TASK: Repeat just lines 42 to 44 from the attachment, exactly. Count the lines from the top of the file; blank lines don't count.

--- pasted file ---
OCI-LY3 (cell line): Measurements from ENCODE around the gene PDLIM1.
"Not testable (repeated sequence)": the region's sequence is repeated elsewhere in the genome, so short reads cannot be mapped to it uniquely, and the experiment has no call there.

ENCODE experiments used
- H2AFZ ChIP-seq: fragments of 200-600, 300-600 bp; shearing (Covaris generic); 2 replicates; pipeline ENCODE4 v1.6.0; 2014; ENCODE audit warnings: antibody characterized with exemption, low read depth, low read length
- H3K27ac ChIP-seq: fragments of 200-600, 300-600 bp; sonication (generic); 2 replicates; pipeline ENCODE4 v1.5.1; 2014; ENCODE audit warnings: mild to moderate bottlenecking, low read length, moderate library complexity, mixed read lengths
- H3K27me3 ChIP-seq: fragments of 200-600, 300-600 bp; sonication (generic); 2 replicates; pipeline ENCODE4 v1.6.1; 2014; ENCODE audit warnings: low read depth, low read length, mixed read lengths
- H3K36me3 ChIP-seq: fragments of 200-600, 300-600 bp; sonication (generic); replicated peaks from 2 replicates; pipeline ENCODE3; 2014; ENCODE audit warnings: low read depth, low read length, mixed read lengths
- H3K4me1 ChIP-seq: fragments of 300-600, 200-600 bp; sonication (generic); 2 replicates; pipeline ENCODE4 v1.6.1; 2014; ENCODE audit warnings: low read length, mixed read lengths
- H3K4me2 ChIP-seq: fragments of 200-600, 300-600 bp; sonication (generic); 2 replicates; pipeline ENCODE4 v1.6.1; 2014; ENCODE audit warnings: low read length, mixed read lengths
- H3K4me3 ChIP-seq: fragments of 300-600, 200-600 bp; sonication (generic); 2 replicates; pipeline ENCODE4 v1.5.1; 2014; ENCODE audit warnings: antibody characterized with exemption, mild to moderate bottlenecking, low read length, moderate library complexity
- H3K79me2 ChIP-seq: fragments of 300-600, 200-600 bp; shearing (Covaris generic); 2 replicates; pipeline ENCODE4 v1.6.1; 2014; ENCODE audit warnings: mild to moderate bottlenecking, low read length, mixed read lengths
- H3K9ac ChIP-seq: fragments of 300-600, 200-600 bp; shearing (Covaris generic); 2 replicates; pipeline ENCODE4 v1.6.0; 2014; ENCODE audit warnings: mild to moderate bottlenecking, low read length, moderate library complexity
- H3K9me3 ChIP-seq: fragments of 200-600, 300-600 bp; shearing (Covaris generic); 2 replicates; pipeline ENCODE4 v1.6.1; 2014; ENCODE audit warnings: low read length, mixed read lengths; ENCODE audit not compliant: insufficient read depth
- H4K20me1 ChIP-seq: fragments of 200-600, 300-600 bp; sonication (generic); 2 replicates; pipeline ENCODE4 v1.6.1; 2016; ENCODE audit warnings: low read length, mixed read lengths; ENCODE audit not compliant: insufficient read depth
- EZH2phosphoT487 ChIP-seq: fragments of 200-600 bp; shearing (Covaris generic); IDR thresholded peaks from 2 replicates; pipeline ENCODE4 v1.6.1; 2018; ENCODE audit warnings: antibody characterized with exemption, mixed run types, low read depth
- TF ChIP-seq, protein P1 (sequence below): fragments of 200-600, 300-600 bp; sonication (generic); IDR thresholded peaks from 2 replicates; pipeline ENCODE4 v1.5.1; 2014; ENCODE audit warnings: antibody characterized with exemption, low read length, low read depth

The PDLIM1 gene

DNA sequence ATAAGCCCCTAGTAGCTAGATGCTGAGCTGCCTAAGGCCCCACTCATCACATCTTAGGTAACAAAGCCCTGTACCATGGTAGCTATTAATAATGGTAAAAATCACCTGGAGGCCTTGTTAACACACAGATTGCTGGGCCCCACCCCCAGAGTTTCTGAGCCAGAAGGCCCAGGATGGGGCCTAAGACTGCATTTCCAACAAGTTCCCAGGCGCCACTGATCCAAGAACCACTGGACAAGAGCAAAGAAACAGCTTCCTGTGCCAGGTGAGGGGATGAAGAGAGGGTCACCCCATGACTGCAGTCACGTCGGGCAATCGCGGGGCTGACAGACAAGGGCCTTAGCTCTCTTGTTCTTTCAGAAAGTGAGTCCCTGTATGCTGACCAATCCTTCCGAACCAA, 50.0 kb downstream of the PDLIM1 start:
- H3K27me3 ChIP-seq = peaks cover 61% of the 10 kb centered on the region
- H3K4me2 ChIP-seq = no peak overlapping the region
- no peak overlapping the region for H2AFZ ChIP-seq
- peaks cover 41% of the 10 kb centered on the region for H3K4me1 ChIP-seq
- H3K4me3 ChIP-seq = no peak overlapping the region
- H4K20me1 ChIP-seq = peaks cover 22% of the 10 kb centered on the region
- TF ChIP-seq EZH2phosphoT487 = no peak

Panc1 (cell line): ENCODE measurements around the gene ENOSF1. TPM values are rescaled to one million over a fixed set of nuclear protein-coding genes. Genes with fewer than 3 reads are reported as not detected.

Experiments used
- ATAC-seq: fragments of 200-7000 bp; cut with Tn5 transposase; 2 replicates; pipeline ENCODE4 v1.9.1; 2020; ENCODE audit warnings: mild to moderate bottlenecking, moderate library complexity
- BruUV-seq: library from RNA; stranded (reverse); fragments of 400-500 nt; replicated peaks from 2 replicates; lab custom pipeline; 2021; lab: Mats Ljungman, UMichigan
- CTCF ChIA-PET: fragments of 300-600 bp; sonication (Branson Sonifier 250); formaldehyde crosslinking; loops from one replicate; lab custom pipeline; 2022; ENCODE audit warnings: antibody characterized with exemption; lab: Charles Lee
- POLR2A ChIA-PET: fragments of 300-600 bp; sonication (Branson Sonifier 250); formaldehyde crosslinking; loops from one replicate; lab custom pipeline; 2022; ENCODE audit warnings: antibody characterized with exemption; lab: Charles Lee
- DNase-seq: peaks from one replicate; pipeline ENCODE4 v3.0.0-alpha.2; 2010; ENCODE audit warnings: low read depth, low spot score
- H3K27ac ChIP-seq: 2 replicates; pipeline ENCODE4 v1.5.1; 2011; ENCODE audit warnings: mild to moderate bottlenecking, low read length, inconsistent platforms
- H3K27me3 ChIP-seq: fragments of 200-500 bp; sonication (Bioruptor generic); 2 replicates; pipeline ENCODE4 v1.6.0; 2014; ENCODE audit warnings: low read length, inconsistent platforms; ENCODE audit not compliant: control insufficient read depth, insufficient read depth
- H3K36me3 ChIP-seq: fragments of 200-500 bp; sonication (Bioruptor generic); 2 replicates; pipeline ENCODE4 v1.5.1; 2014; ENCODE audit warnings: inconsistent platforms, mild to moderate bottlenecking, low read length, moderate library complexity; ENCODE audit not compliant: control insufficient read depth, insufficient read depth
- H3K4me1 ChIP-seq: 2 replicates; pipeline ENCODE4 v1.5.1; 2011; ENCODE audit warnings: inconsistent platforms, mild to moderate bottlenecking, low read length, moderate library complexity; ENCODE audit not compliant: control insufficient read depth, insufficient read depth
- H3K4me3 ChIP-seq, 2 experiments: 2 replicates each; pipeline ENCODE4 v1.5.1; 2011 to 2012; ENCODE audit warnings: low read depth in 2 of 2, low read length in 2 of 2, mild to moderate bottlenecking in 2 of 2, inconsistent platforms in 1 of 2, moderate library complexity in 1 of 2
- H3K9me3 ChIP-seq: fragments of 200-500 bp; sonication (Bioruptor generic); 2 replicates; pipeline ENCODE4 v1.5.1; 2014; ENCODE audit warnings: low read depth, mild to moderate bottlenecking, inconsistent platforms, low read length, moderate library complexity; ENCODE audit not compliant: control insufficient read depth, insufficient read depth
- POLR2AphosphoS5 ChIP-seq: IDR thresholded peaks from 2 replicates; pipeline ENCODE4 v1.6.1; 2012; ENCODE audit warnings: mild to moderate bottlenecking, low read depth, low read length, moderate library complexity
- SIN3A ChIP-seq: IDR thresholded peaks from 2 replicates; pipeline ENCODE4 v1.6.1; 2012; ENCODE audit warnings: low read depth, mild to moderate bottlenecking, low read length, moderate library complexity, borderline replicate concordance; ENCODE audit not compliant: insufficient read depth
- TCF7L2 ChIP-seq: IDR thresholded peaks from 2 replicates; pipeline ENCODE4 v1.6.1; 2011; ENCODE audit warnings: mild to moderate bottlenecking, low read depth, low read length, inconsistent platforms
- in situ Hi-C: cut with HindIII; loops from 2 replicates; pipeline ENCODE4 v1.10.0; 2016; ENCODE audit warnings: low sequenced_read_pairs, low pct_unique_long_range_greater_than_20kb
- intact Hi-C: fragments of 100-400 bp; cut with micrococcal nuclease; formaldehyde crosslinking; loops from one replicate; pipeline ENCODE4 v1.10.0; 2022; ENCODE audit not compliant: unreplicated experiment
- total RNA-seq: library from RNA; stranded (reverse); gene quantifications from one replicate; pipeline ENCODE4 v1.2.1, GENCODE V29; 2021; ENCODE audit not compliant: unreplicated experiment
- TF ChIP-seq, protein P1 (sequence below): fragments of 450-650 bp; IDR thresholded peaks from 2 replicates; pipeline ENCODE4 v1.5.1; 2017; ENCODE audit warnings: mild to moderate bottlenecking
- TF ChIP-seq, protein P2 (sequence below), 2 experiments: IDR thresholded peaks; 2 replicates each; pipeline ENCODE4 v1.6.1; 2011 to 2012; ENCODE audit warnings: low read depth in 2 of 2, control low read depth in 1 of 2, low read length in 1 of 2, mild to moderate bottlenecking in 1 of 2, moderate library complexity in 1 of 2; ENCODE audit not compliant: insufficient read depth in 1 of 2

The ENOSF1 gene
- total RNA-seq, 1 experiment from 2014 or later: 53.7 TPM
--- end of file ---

- in situ Hi-C: cut with HindIII; loops from 2 replicates; pipeline ENCODE4 v1.10.0; 2016; ENCODE audit warnings: low sequenced_read_pairs, low pct_unique_long_range_greater_than_20kb
- intact Hi-C: fragments of 100-400 bp; cut with micrococcal nuclease; formaldehyde crosslinking; loops from one replicate; pipeline ENCODE4 v1.10.0; 2022; ENCODE audit not compliant: unreplicated experiment
- total RNA-seq: library from RNA; stranded (reverse); gene quantifications from one replicate; pipeline ENCODE4 v1.2.1, GENCODE V29; 2021; ENCODE audit not compliant: unreplicated experiment